Superintendents for the avoidance of superfluous expenses

The plague epidemic in Venice in 1575 left many public offices vacant. The plague didn’t spare the rich or the powerful, and the holders of offices of state died of the plague too. The Venetian senate reacted by creating a new office of the Provveditori e Revisori sopra la scansazione e regolazione delle spese superflue — literally the “Superintendents and regulators for the avoidance and regulation of superfluous expenses.”

The full title was rather long, so usually the title was just the Scansadori alle spese superflue — the Avoiders of superfluous expenses — or just the Scansadori.

The office of the Scansadori alle spese superflue consisted of three patricians, appointed by the Pregadi — the Venetian senate — from their midst.

The Scansadori controlled the functioning of all the offices of the state, suggested the suppression of useless offices, the regulation of the necessary offices, and the elimination of superfluous expenses.

Ad hoc administration

The Venetian state existed for over a thousand years without an constitution. Consequently, the Maggior Consiglio — the highest authority of the Venetian republic — and the Pregadi — the Venetian senate — often created offices and positions on an ad hoc basis.

The Senate was a far more nimble organisation than the Maggior Consiglio, which at times had around 2500 members. The Pregadi initially had sixty senators, later enlarged by twenty, then forty and finally sixty Zonti (adjuncts). However, the tendency was to include more and more magistrates from important offices in the Pregadi, so in later times the Senate had well over 200 members.

Confronted with some kind of problem or emergency, the Pregadi or the Maggior Consiglio therefore often appointed a group of usually three members to take care of it. The terms in office were generally short. Six months or twelve months were quite common.

Often the Pregadi or the Maggior Consiglio stopped appointing the magistrates, but at other times it developed into a permanent magistracy. This happened with the Scansadori, which existed at times between 1546 and 1576, but not as a permanent office.

Likewise, the Magistrato alla Sanità — in charge of the response of the Republic of Venice to the recurrent plague emergencies in the 1400s — were ad hoc appointments of a commission of three patricians whenever the plague arrived. The Magistrato alla Sanità became permanent in 1485, as the plague evidently didn’t disappear.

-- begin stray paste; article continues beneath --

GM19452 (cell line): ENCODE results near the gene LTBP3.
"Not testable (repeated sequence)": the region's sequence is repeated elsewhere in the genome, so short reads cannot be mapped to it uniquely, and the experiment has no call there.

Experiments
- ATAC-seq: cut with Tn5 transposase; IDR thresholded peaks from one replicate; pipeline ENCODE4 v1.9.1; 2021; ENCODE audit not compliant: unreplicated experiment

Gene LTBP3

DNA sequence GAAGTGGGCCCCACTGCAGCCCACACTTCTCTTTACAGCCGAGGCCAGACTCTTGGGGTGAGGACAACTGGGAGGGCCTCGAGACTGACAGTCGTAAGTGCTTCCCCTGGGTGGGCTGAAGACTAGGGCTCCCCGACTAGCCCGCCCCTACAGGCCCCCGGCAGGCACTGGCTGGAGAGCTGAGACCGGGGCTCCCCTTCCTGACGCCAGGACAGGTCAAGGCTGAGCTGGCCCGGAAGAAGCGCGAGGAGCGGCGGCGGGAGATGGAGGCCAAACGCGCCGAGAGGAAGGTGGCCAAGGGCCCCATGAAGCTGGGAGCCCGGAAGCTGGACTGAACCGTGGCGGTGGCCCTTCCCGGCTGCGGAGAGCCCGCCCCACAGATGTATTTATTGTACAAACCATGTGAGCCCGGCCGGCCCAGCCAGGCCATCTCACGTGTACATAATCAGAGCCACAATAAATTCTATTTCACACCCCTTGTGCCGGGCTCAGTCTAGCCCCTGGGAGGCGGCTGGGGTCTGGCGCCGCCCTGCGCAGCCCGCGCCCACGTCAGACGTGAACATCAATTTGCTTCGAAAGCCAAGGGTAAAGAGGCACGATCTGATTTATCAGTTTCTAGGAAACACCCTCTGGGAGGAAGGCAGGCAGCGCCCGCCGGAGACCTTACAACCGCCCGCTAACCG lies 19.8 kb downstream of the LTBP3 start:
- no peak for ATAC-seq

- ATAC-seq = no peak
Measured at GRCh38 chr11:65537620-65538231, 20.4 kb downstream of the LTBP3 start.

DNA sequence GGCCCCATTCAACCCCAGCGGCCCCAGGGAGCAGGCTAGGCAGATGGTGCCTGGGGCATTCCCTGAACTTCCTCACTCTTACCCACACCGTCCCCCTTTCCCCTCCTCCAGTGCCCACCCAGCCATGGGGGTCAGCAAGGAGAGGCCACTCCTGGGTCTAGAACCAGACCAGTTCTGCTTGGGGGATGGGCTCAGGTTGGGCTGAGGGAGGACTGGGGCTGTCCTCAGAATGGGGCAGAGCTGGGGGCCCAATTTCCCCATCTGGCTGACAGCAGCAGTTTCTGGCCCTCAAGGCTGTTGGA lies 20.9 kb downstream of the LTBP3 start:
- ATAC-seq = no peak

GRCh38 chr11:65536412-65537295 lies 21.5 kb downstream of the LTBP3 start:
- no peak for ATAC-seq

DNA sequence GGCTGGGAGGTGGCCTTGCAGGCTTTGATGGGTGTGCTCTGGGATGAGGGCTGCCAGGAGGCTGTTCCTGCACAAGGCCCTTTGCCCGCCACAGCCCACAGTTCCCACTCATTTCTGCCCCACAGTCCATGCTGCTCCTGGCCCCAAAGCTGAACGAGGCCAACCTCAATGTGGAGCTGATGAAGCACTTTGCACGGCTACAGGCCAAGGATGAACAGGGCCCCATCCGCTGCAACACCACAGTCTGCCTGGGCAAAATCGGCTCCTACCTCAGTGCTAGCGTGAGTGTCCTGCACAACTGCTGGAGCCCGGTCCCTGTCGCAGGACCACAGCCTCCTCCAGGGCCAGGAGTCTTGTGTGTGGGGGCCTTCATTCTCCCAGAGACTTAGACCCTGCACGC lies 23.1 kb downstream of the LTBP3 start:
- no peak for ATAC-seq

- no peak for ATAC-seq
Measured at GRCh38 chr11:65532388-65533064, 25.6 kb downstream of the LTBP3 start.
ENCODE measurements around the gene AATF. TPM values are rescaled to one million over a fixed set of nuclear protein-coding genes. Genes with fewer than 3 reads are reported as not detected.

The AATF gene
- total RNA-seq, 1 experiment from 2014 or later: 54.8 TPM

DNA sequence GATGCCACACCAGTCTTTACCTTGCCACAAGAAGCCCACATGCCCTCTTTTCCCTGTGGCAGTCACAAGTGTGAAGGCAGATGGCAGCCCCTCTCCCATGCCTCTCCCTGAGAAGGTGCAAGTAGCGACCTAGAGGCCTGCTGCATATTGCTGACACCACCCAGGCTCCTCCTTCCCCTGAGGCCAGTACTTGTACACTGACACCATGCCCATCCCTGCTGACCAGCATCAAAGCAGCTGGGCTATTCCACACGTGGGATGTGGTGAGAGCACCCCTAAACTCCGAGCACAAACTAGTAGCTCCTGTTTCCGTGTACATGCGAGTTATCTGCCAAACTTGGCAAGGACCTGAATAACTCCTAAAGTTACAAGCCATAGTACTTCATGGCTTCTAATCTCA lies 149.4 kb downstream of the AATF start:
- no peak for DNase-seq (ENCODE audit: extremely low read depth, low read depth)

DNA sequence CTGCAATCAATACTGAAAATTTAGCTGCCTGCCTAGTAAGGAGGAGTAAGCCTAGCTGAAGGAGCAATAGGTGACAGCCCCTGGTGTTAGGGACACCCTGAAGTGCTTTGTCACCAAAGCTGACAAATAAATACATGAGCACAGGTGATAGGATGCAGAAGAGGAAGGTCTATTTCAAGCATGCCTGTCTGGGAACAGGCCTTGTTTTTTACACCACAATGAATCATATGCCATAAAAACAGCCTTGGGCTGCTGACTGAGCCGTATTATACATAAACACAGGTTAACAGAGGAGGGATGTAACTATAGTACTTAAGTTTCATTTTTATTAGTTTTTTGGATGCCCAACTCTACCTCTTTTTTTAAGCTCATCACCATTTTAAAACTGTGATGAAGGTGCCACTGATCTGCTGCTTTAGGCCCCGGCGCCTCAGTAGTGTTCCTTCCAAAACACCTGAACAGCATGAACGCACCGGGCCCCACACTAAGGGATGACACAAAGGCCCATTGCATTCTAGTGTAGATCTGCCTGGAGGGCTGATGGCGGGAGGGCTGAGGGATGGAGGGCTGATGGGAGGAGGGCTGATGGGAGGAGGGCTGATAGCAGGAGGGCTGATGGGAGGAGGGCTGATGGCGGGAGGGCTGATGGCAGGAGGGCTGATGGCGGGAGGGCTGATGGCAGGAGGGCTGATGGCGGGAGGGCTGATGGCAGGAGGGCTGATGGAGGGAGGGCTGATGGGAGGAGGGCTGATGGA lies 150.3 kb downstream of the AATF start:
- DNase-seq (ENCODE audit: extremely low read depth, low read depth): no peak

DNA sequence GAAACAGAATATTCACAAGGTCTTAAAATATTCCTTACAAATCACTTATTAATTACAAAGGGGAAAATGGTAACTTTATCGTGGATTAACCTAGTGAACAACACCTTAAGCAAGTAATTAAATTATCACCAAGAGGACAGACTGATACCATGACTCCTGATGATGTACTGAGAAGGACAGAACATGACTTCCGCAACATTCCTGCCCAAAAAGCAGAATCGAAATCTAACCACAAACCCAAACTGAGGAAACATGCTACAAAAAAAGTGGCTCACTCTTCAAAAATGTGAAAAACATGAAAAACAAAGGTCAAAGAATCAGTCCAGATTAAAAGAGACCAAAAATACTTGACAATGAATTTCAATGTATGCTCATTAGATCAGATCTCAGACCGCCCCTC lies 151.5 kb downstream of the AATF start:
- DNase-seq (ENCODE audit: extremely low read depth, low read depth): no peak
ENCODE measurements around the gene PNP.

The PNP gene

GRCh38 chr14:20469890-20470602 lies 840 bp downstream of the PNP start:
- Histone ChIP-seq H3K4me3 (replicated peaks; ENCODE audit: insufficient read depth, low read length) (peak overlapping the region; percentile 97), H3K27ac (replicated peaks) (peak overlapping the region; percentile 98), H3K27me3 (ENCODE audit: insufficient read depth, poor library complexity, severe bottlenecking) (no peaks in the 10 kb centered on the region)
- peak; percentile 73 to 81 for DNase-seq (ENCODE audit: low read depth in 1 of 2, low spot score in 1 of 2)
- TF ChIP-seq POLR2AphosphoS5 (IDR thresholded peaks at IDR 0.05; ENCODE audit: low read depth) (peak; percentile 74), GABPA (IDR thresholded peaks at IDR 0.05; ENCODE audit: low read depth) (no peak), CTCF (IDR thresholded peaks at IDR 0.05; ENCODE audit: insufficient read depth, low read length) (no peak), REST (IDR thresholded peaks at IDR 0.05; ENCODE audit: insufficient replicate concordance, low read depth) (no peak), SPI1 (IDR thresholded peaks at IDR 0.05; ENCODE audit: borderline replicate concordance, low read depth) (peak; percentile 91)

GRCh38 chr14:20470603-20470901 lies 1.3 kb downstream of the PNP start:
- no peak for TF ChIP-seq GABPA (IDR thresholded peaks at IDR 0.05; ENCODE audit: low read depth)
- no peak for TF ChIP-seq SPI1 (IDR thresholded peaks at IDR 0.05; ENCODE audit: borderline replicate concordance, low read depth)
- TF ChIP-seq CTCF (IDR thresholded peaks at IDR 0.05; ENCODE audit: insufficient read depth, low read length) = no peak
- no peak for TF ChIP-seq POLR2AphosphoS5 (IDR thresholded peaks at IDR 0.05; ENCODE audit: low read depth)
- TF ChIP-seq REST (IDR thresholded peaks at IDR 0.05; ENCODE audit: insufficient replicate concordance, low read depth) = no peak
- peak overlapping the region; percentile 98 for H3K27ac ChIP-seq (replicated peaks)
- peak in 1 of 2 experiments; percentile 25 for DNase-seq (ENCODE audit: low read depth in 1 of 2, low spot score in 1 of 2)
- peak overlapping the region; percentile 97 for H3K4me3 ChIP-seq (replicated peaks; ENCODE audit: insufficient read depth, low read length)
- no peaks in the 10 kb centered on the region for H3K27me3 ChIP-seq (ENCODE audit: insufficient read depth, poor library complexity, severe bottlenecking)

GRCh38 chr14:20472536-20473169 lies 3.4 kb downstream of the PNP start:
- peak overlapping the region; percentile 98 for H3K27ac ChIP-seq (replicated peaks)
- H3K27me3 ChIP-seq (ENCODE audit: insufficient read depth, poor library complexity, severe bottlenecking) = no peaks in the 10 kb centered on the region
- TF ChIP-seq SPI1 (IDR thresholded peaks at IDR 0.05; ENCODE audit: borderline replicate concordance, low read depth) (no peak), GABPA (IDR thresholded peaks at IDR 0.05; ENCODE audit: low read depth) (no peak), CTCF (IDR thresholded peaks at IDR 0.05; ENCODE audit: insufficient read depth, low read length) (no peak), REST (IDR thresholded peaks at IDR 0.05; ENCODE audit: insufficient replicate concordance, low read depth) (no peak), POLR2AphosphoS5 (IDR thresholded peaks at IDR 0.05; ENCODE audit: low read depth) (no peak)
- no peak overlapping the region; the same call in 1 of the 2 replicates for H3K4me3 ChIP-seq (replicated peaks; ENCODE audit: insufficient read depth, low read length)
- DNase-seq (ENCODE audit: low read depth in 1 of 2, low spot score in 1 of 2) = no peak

The purpose of the Scansadori

The initial reason for making the Scansadori permanent was the number of unoccupied positions due to the plague. In a situation where noblemen suitable for the positions were few, getting rid of useless offices was one way of tackling the problem. If some offices could be disbanded as superfluous expenses, fewer noblemen were needed overall.

The plague passed, but the Scansadori served nontheless.

The general tendency always was to create new magistracies for this and that. Once an office was there, it became part of the annual partitioning of positions which were a regular part of the culture of government in Venice. This was how the different factions of the nobility divided power and status between them.

The Scansadori served as a countermeasure to this tendency. While having more positions of status and power available for partitioning was a positive, the associated costs — the superfluous expenses — were not.

The image above is an index page of one of the registries of the Scansadori alle spese superflue, from the Archivio di Stato di Venezia.

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Da Mosto, Andrea. L'Archivio di Stato di Venezia : indice generale, storico, descrittivo ed analitico in Bibliothèque des Annales Institutorum, 5. Roma : Biblioteca d'arte, 1937.

Mutinelli, Fabio. Lessico veneto che contiene l'antica fraseologia volgare e forense … / compilato per agevolare la lettura della storia dell'antica Repubblica veneta e lo studio de'documenti a lei relativi. Venezia : co' tipi di Giambatista Andreola, 1851.

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